INTEGRATING CASH with digital channels
COVID-19 raised safety concerns over cash handling, but those fears dissipated as the pandemic dragged on
By October 2020, cash had rebounded and reasserted itself as “the top way to make a purchase throughout 2020,” according to a report by Javelin Strategy & Research for ATM operator Cardtronics.
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The report, “The Health of Cash and its Role Expanding the Global Economy,” says cash had rebounded to 73% of usage as of October, widening its lead over other payment methods and confirming that consumers still prefer hard currency for a lot of purchases. That preference, the report asserts, extends beyond physical purchases to digital transactions.
The problem for cash users is that digital platforms typically do not accept cash payments. But they should, the report argues. Substantial numbers of consumers still want to pay with cash when picking up in store (19%), ordering food for pickup (28%), and for personal services (31%).
How are merchants supposed to accept cash for digital purchases? On the surface, these are incongruent activities but Javelin argues technology exists to integrate cash payments with digital platforms. The answer lies in the ubiquitous ATM, which can play a fundamental role in integrating cash with digital commerce.
“The future of cash is for consumers to walk to an ATM to make a deposit, with the person or business on the receiving end having immediate access to the funds, with no bank account required on either end of the transaction,” the Javelin report says. “Although this scenario seemed foreign five years ago when cardless ATM usage first started to make its way into the United States, the ability to use cash digitally will enhance the economy in the next two years.”
For this approach to work, two things must happen:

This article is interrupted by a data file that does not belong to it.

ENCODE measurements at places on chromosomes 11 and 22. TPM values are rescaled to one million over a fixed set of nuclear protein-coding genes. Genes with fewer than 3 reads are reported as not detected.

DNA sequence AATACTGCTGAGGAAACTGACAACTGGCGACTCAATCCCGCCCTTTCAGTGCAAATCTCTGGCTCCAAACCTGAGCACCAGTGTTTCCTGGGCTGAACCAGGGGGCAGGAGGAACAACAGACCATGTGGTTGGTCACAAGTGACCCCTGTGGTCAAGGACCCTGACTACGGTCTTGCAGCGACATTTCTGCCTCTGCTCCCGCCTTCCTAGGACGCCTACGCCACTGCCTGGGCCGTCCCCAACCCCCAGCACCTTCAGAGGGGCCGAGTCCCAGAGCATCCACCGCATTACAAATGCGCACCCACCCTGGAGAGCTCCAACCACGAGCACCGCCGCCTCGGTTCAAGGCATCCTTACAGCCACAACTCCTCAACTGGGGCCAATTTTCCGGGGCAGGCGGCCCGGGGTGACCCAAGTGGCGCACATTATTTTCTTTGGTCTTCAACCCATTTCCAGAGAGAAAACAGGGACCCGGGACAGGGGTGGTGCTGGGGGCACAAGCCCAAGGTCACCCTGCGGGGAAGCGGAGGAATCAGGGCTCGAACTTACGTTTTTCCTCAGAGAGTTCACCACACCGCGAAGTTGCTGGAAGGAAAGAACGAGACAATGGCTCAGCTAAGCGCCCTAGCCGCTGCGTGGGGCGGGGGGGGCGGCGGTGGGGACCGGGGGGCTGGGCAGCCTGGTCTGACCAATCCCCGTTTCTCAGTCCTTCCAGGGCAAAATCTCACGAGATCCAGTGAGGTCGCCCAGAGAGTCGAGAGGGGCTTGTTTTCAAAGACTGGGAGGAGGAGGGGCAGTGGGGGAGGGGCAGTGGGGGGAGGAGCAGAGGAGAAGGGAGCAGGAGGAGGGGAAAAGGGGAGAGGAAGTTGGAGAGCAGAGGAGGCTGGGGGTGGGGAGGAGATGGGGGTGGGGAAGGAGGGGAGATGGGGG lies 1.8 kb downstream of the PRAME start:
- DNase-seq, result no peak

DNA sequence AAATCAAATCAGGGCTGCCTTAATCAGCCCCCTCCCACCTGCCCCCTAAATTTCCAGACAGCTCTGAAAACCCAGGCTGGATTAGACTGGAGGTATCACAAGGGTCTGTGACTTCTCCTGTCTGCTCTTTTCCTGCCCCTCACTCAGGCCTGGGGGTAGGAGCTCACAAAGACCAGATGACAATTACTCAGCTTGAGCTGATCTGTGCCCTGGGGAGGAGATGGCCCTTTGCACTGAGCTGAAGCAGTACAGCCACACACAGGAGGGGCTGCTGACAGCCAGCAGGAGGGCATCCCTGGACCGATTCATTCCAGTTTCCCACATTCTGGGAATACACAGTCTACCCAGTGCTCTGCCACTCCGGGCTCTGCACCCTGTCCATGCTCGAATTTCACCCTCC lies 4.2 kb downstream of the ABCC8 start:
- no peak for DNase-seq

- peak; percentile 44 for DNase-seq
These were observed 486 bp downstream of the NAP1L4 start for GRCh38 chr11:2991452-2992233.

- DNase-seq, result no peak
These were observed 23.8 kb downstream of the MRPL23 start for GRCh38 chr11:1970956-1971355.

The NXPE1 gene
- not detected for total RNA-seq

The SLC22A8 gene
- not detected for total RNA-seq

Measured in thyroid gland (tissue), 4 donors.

- Modernization of ATM networks to enable payments for digital transactions
- Adoption by merchants with digital commerce platforms of cash as a payment option
Javelin says ATMs can be enabled to accept cash payments and deliver real-time credits to sellers or banks when payments are made. This also would mean giving users cardless access to ATMs, and instead using near field communications (NFC), QR codes, or one-time verification codes. Major banks such as Chase, Wells Fargo, and Bank of America have started piloting these technologies.
Meanwhile, merchants need to start accepting cash for digital purchases, Javelin says. For consumers who now hesitate to make purchases digitally – or forgo them altogether – because they don’t want to share payment card or bank account information, the option to pay with cash would prove a strong incentive.
Some digital platforms already use cash in a limited way. For instance, Grubhub gives customers an option to pay with cash, as does Uber Eats. This involves handing money to delivery drivers and requires participation from willing restaurants, but it’s an acknowledgement of the importance of cash.
“Even through a pandemic,” the Javelin report says, “cash remained the top way for consumers to make purchases, underlying its resiliency as a payment method. Cash and digital can support each other by enabling the free flow of money into and out of the physical and digital economies, allowing consumers of all backgrounds and means to pay how and when they want, anywhere they want, for anything they want, whether around the corner or around the globe.”